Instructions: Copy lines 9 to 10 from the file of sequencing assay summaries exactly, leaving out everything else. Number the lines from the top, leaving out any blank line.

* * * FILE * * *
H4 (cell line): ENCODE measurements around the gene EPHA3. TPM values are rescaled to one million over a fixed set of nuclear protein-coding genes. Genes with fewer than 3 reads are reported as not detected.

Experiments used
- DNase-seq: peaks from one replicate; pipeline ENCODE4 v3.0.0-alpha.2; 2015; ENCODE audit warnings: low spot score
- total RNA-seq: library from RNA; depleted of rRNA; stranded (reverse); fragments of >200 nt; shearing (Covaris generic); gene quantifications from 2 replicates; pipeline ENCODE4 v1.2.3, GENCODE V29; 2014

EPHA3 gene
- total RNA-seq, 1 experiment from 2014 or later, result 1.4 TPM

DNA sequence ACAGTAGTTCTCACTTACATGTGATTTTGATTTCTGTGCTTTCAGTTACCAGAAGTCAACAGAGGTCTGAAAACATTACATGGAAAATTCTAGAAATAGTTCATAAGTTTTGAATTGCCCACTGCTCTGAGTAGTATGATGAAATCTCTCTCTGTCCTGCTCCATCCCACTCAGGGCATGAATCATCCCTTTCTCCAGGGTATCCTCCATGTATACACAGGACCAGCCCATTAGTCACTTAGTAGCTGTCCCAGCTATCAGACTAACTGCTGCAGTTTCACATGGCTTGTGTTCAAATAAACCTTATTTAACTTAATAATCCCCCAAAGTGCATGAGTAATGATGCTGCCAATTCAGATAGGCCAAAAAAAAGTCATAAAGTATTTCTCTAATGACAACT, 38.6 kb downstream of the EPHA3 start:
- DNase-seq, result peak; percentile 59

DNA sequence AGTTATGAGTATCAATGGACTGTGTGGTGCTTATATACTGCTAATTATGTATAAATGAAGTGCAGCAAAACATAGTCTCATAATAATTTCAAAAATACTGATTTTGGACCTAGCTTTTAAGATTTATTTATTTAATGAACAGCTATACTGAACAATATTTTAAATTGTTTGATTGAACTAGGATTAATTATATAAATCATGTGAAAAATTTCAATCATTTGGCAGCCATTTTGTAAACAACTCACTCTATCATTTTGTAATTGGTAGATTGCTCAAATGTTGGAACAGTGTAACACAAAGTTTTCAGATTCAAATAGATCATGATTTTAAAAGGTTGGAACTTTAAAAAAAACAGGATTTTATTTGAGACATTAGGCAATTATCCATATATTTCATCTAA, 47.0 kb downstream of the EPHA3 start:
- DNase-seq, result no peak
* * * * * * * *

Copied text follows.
DNA sequence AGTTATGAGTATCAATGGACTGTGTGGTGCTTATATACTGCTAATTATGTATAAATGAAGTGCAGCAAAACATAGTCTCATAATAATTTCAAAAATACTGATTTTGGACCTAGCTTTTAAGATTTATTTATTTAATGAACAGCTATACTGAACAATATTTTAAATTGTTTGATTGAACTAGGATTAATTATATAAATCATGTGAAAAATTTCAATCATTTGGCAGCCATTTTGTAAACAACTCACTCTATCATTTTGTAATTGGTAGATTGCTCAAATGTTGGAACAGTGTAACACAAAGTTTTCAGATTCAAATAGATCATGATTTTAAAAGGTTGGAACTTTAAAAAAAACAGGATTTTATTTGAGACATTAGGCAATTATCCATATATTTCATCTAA, 47.0 kb downstream of the EPHA3 start:
- DNase-seq, result no peak